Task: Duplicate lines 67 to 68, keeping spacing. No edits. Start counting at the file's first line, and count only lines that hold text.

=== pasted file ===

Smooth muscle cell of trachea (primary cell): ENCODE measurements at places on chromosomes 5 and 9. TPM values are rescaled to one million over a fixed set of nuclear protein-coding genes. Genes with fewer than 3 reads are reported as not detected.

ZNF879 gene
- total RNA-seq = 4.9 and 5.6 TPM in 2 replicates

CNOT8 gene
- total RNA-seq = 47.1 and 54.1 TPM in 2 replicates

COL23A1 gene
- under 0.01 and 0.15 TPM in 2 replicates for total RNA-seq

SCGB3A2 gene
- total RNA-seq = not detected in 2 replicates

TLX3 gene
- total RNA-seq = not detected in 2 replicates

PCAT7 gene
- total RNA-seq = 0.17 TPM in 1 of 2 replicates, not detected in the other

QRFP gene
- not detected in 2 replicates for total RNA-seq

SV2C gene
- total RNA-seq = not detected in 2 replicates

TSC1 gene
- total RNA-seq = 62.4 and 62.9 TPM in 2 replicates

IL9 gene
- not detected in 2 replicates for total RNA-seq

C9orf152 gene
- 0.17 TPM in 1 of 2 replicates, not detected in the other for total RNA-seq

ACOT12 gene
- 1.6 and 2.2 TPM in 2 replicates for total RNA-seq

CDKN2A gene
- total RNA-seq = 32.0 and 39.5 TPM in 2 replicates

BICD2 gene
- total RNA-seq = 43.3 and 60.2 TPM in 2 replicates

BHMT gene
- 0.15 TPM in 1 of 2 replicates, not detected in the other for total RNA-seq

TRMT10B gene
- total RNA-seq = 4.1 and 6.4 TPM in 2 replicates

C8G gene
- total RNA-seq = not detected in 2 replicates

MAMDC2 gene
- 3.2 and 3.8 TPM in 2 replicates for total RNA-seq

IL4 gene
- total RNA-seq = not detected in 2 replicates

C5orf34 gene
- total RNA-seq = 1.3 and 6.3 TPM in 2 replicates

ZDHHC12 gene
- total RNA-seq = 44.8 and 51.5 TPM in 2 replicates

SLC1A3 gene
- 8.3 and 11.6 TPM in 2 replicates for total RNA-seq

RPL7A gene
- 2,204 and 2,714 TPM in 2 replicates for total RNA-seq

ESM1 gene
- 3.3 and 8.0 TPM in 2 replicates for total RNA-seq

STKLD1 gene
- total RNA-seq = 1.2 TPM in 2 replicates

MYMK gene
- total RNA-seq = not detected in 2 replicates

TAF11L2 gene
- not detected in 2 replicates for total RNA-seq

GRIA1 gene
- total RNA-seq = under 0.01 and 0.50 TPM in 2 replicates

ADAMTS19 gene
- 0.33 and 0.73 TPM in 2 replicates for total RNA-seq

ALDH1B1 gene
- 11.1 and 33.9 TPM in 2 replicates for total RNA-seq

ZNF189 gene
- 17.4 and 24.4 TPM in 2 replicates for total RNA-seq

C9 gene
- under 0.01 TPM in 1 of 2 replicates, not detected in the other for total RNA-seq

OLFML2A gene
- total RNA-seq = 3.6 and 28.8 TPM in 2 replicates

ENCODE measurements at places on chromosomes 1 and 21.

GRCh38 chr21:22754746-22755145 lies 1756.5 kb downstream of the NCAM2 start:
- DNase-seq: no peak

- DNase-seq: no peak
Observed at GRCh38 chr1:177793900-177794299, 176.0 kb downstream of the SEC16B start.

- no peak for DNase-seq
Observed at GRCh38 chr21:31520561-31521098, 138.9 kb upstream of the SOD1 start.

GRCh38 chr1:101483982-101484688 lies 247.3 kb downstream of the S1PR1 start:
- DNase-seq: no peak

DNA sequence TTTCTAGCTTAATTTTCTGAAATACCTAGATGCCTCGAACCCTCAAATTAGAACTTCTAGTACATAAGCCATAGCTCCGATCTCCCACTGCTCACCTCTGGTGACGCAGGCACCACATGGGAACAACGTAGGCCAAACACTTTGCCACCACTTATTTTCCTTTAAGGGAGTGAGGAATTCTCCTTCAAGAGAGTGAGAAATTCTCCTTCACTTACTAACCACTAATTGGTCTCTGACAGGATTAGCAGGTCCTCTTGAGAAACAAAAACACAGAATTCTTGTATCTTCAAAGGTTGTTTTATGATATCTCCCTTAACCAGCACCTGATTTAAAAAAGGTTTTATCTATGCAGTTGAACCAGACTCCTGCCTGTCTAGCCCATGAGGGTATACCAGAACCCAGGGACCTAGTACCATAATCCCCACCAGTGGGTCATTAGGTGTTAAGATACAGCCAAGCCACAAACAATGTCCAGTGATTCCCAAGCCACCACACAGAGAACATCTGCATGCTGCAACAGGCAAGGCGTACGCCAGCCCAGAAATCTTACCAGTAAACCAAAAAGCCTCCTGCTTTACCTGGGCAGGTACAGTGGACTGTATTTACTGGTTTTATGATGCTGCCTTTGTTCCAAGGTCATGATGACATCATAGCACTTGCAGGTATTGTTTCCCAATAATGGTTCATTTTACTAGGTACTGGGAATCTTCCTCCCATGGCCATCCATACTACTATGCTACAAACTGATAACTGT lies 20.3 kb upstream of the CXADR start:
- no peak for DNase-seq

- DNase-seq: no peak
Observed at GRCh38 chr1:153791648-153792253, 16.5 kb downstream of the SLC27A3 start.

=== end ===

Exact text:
- total RNA-seq = 3.6 and 28.8 TPM in 2 replicates

ENCODE measurements at places on chromosomes 1 and 21.